Strategic Human Resources Management Concept and Issues

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Strategic Human Resources Management Concept and Issues. Fakultas Ekonomi Universitas Negeri Yogyakarta 2012. STRATEGIC HRM DEFINED . - PowerPoint PPT Presentation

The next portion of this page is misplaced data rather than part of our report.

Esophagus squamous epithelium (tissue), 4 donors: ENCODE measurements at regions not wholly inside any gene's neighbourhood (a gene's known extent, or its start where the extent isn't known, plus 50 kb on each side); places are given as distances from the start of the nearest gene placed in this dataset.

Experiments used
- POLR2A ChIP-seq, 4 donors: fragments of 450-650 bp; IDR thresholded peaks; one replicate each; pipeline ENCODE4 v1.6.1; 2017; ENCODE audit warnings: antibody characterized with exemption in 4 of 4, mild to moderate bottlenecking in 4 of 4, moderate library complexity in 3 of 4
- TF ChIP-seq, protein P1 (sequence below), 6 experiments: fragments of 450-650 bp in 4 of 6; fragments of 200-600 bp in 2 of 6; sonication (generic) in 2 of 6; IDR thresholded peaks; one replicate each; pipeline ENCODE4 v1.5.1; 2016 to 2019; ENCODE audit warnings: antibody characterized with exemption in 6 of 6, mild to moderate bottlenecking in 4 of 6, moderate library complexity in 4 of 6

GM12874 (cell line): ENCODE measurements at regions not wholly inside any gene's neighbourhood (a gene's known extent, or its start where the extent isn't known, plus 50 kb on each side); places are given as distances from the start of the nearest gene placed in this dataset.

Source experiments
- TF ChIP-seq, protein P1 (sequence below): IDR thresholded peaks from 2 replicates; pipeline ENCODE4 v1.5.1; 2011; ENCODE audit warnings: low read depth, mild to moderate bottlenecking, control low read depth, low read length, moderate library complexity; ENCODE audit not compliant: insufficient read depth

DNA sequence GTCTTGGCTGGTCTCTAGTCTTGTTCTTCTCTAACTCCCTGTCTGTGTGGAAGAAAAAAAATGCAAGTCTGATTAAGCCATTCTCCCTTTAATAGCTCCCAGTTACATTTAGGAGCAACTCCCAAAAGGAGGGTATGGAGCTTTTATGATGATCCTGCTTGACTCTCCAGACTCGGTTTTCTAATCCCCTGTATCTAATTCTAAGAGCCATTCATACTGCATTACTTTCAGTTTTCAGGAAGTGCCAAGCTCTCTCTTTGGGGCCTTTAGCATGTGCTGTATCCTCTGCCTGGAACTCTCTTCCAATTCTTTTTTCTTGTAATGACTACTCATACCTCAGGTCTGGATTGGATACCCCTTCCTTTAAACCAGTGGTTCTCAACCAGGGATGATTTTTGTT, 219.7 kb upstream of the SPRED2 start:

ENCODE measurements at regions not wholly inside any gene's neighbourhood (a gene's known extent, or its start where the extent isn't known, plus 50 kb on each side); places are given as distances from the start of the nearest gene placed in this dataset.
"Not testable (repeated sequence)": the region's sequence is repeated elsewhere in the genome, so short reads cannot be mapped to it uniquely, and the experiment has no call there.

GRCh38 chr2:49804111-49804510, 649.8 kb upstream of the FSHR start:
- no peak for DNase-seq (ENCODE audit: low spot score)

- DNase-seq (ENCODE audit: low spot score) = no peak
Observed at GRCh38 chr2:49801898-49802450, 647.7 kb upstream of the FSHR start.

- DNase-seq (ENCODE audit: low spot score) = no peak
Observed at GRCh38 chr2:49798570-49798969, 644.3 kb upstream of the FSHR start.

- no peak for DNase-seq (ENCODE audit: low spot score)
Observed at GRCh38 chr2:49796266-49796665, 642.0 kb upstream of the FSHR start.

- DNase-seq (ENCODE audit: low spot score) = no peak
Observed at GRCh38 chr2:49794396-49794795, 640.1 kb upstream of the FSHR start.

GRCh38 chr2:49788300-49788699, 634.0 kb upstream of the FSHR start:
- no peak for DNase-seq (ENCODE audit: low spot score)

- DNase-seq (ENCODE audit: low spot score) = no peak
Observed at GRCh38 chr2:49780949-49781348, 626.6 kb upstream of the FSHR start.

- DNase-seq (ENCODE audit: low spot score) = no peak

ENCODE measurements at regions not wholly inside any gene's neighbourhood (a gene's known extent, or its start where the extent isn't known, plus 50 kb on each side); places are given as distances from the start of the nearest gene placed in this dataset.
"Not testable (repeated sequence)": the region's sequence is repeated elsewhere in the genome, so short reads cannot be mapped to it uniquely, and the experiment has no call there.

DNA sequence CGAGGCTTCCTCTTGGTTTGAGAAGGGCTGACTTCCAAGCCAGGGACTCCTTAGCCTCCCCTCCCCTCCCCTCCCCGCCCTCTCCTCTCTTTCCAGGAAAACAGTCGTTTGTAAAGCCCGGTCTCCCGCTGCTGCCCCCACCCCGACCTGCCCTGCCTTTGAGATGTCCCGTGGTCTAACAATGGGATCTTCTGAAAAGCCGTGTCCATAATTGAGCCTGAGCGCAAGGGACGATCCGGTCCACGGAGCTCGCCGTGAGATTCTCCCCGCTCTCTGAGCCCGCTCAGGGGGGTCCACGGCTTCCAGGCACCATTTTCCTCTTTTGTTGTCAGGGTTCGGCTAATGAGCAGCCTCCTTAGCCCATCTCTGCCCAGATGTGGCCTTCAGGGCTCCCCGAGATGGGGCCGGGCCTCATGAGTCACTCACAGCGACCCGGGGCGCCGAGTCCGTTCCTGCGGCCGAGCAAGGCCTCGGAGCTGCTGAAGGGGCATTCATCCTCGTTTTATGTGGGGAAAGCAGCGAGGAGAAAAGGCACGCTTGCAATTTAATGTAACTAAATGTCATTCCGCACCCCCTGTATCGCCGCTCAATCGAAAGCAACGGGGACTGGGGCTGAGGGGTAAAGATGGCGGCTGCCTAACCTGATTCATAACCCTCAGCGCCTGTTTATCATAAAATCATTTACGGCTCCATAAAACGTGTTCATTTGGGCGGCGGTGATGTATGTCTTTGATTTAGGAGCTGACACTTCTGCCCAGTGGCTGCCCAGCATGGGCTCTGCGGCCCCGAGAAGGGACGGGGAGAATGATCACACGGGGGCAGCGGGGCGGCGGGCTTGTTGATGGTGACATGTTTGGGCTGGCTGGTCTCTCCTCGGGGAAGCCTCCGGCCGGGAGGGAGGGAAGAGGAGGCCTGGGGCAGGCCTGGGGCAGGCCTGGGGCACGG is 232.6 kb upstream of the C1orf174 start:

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<p>Strategic Human Resources Management</p> <p>Strategic Human Resources Management</p> <p>Concept and IssuesFakultas EkonomiUniversitas Negeri Yogyakarta2012STRATEGIC HRM DEFINED Strategic HRM defines the organizations intentions and plans on how itsbusiness goals should be achieved through people. It is based on threepropositions: first, that human capital is a major source of competitiveadvantage; second, that it is people who implement the strategic plan; and,third, that a systematic approach should be adopted to defining where theorganization wants to go and how it should get there. </p> <p>Strategic HRM is a process that involves the use of overarchingapproaches to the development of HR strategies, which are integratedvertically with the business strategy and horizontally with one another. </p> <p>These strategies define intentions and plans related to overall organizationalconsiderations, such as organizational effectiveness, and to morespecific aspects of people management, such as resourcing, learning anddevelopment, reward and employee relations. </p> <p>THE MEANING OF STRATEGIC HRM Strategic HRM focuses on actions that differentiate the firm from itscompetitors (Purcell, 1999). It is suggested by Hendry and Pettigrew (1986)that it has four meanings: the use of planning; a coherent approach to the design and management of personnel systems based on an employment policy and workforce strategy and often underpinned by a philosophy; matching HRM activities and policies to some explicit business strategy; seeing the people of the organization as a strategic resource for the achievement of competitive advantage. </p> <p>Strategic HRM addresses broad organizational issues relating to changes instructure and culture, organizational effectiveness and performance,matching resources to future requirements, the development of distinctivecapabilities, knowledge management, and the management of change. It isconcerned with both human capital requirements and the development ofprocess capabilities, that is, the ability to get things done effectively. Overall,it deals with any major people issues that affect or are affected by thestrategic plans of the organization. As Boxall (1996) remarks: The criticalconcerns of HRM, such as choice of executive leadership and formation ofpositive patterns of labour relations, are strategic in any firm. </p> <p>AIMS OF STRATEGIC HRMThe rationale for strategic HRM is the perceived advantage of having anagreed and understood basis for developing approaches to people management in the longer term. It has been suggested by Lengnick-Halland Lengnick-Hall (1990) that underlying this rationale in a business is theconcept of achieving competitive advantage through HRM. </p> <p>Strategic HRM supplies a perspective on the way in which critical issuesor success factors related to people can be addressed, and strategic decisionsare made that have a major and long-term impact on the behaviour andsuccess of the organization. The fundamental aim of strategic HRM is togenerate strategic capability by ensuring that the organization has theskilled, committed and well-motivated employees it needs to achievesustained competitive advantage. Its objective is to provide a sense ofdirection in an often turbulent environment so that the business needs of theorganization, and the individual and collective needs of its employees canbe met by the development and implementation of coherent and practicalHR policies and programmes. As Dyer and Holder (1988) remark, strategicHRM should provide unifying frameworks which are at once broad,contingency based and integrative. </p> <p>AIMS OF STRATEGIC HRMWhen considering the aims of strategic HRM it is necessary to considerhow HR strategies will take into account the interests of all the stakeholdersin the organization: employees in general as well as owners andmanagement. In Storeys (1989) terms, soft strategic HRM will placegreater emphasis on the human relations aspect of people management,stressing continuous development, communication, involvement, securityof employment, the quality of working life and worklife balance. Ethicalconsiderations will be important. Hard strategic HRM on the other handwill emphasize the yield to be obtained by investing in human resources inthe interests of the business. </p> <p>Strategic HRM should attempt to achieve a proper balance between thehard and soft elements. All organizations exist to achieve a purpose andthey must ensure that they have the resources required to do so and thatthey use them effectively. But they should also take into account the humanconsiderations contained in the concept of soft strategic HRM. In the wordsof Quinn Mills (1983), they should plan with people in mind, taking intoaccount the needs and aspirations of all the members of the organization.The problem is that hard considerations in many businesses will come first,leaving soft ones some way behind. </p> <p>APPROACHES TO STRATEGIC HRM There are five approaches to strategic HRM. These consist of resource-basedstrategy, achieving strategic fit, high-performance management, high-commitment management and high-involvement management, as describedbelow. The resource-based approachA fundamental aim of resource-based HR strategy, as Barney (1991) indicates,is to develop strategic capability achieving strategic fit betweenresources and opportunities and obtaining added value from the effectivedeployment of resources. A resource-based approach will address methodsof increasing the firms strategic capability by the development of managersand other staff who can think and plan strategically and who understand thekey strategic issues. The resource-based approach is founded on the belief that competitiveadvantage is obtained if a firm can obtain and develop human resourcesthat enable it to learn faster and apply its learning more effectively than itsrivals (Hamel and Prahalad, 1989). Human resources are defined by Barney(1995) as follows: Human resources include all the experience, knowledge,judgement, risk-taking propensity and wisdom of individuals associatedwith the firm. Kamoche (1996) suggests that: In the resource-based view,the firm is seen as a bundle of tangible and intangible resources and capabilitiesrequired for product/market competition. </p> <p>The resource-based approachIn line with human capital theory, resource-based theory emphasizes thatinvestment in people adds to their value in the firm. The strategic goal will beto create firms which are more intelligent and flexible than theircompetitors (Boxall, 1996) by hiring and developing more talented staff andby extending their skills base. Resource-based strategy is thereforeconcerned with the enhancement of the human or intellectual capital of thefirm. As Ulrich (1998) comments: Knowledge has become a direct competitiveadvantage for companies selling ideas and relationships. The challengeto organizations is to ensure that they have the capability to find, assimilate,compensate and retain the talented individuals they need.</p> <p>Aconvincing rationale for resource-based strategy has been produced byGrant (1991):</p> <p>The resource-based approachWhen the external environment is in a state of flux, the firms own resourcesand capabilities may be a much more stable basis on which to define itsidentity. Hence, a definition of a business in terms of what it is capable of doingmay offer a more durable basis for strategy than a definition based upon theneeds (eg markets) which the business seeks to satisfy.Unique talents among employees, including superior performance,productivity, flexibility, innovation, and the ability to deliver high levelsof personal customer service, are ways in which people provide a criticalingredient in developing an organizations competitive position. Peoplealso provide the key to managing the pivotal interdependencies acrossfunctional activities and the important external relationships. It can beargued that one of the clear benefits arising from competitive advantagebased on the effective management of people is that such an advantage ishard to imitate. An organizations HR strategies, policies and practicesare a unique blend of processes, procedures, personalities, styles, capabilitiesand organizational culture. One of the keys to competitiveadvantage is the ability to differentiate what the business supplies to itscustomers from what is supplied by its competitors. Such differentiationcan be achieved by having HR strategies that ensure that the firm hashigher-quality people than its competitors, by developing and nurturing the intellectual capital possessed by the business and by functioning as a learning organization. </p> <p>Strategic fit The HR strategy should be aligned to the business strategy (vertical fit).Better still, HR strategy should be an integral part of the business strategy,contributing to the business planning process as it happens. Vertical integrationis necessary to provide congruence between business and humanresource strategy so that the latter supports the accomplishment of theformer and, indeed, helps to define it. Horizontal integration with otheraspects of the HR strategy is required so that its different elements fittogether. The aim is to achieve a coherent approach to managing people inwhich the various practices are mutually supportive. High-performance management High-performance management (called in the United States highperformancework systems or practices) aims to make an impact on theperformance of the firm through its people in such areas as productivity,quality, levels of customer service, growth, profits and, ultimately, thedelivery of increased shareholder value. High-performance managementpractices include rigorous recruitment and selection procedures, extensiveand relevant training and management development activities, incentivepay systems and performance management processes. A well-known definition of a high-performance work system wasproduced by the US Department of Labor (1993). The characteristics listedwere: careful and extensive systems for recruitment, selection and training; formal systems for sharing information with the individuals who workin the organization; clear job design; high-level participation processes; monitoring of attitudes; performance appraisals; properly functioning grievance procedures; promotion and compensation schemes that provide for the recognition and financial rewarding of the high-performing members of theworkforce. High-commitment managementOne of the defining characteristics of HRM is its emphasis on the importanceof enhancing mutual commitment (Walton, 1985). High-commitmentmanagement has been described by Wood (1996) as: A form ofmanagement which is aimed at eliciting a commitment so that behaviour isprimarily self-regulated rather than controlled by sanctions and pressuresexternal to the individual, and relations within the organization are basedon high levels of trust. The approaches to achieving high commitment as described by Beer et al(1984) and Walton (1985) are: the development of career ladders and emphasis on trainability andcommitment as highly valued characteristics of employees at all levels inthe organization; a high level of functional flexibility with the abandonment of potentially rigid job descriptions; the reduction of hierarchies and the ending of status differentials; a heavy reliance on team structure for disseminating information (teambriefing), structuring work (team working) and problem solving(improvement groups or quality circles). </p> <p>High-involvement management This approach involves treating employees as partners in the enterprisewhose interests are respected and who have a voice on matters that concernthem. It is concerned with communication and involvement. The aim is tocreate a climate in which a continuing dialogue between managers and themembers of their teams takes place in order to define expectations and shareinformation on the organizations mission, values and objectives. This establishesmutual understanding of what is to be achieved and a framework formanaging and developing people to ensure that it will be achieved. LIMITATIONS TO THE CONCEPT OFSTRATEGIC HRM </p> <p>The concept of strategic HRM appears to be based on the belief that theformulation of strategy is a rational and linear process, as modelled inFigure 3.1. This indicates that the overall HR strategy flows from thebusiness strategy and generates specific HR strategies in key areas. Theprocess takes place by reference to systematic reviews of the internal andexternal environment of the organization, which identify the business, organizationaland HR issues that need to be dealt with. </p> <p>But strategic HRM in real life does not usually take the form of a formal, wellarticulated and linear process that flows logically from the business strategy, asMintzberg (1987) and others have emphasized. The research conducted byGratton et al (1999) in eight British organizations established that In no case wasthere a clearly developed and articulated strategy that was translated into amutually supportive set of human resource initiatives or practices.</p> <p>Issues of Specific HR strategiestalent management how the organization intends to win the war for talent;continuous improvement providing for focused and continuous incremental innovation sustained over a period of time;knowledge management creating, acquiring, capturing, sharing and using knowledge to enhance learning and performance;resourcing attracting and retaining high-quality people;learning and developing providing an environment in which employees are encouraged to learn and develop;l reward defining what the organization wants to do in the longer term to develop and implement reward policies, practices and processes that will further the achievement of its business goals and meet the needs ofits stakeholders;employee relations defining the intentions of the organization about what needs to be done and what needs to be changed in the ways in which the organization manages its relationships with employees andtheir trade unions.examples of specific HR strategiesThe Childrens Society:Implement the rewards strategy of the Society to support the corporate plan and secure the recruitment, retention and motivation of staff to deliver its business objectives.Manage the development of the human resources information system tosecure productivity improvements in administrative processes.Introduce improved performance management processes for managers and staff of the Society.Implement training and development which supports the business objectives of the Society and improves the quality of work with children and young people. </p> <p>examples of specific HR strategiesDiageo:These are the three broad strands to the Organization and People Strategy:Reward and recognition: use recognition and reward programmes to stimulate outstanding team and individual performance contributions.Talent management: drive the attraction, retenti...</p>